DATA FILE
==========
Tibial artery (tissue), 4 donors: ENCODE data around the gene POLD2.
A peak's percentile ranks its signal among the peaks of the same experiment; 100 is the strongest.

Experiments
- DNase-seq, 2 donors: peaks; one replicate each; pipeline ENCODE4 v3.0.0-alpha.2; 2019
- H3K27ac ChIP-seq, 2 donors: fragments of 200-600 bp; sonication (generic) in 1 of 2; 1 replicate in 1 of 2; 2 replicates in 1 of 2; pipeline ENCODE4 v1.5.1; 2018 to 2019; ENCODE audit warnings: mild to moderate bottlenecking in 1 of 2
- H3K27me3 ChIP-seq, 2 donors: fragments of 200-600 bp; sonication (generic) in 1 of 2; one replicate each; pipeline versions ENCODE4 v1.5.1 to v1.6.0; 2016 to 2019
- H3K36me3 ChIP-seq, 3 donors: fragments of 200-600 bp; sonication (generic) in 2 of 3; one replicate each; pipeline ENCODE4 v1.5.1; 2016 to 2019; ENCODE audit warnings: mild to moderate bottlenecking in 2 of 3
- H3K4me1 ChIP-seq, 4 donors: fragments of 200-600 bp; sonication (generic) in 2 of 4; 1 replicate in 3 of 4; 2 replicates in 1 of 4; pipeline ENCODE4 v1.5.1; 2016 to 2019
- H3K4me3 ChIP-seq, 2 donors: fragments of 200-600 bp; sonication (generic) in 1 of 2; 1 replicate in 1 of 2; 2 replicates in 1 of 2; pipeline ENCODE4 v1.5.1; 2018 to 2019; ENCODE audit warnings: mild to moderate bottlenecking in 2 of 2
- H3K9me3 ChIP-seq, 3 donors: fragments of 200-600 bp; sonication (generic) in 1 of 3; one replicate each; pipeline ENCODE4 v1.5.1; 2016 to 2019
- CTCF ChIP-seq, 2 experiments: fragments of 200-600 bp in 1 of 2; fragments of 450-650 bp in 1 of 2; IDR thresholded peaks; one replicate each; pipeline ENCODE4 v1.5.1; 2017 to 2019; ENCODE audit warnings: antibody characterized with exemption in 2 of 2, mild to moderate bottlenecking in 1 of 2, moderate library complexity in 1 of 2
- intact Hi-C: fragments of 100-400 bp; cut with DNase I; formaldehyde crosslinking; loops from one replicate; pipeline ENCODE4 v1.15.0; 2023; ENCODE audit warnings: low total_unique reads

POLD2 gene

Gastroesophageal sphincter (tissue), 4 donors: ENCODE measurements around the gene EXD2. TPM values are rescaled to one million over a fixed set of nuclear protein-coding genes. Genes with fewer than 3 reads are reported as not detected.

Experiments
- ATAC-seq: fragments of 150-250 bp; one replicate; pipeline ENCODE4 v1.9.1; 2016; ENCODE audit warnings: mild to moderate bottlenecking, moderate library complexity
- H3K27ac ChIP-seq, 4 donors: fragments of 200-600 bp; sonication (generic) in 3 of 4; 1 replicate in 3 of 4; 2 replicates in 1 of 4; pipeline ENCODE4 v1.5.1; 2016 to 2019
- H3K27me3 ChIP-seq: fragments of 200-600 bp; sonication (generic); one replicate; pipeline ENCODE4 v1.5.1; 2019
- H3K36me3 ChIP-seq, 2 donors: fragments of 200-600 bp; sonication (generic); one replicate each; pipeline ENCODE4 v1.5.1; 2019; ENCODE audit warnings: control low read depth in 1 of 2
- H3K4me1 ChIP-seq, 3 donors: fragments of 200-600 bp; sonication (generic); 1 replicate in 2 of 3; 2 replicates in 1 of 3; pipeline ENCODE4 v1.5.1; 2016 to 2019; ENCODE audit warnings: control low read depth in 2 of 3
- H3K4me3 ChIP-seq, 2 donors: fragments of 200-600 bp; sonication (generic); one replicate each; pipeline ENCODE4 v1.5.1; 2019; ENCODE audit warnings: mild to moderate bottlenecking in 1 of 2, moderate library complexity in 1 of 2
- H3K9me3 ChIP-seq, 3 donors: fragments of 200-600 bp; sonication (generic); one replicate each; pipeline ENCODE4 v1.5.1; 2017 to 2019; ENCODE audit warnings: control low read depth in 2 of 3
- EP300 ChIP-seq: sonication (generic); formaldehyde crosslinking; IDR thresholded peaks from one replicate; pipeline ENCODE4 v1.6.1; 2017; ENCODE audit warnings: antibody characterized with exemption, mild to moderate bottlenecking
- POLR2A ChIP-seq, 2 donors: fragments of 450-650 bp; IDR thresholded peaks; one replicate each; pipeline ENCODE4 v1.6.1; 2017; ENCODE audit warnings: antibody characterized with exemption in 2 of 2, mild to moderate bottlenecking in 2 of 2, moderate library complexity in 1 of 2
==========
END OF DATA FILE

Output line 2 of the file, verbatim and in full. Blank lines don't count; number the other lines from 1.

A peak's percentile ranks its signal among the peaks of the same experiment; 100 is the strongest.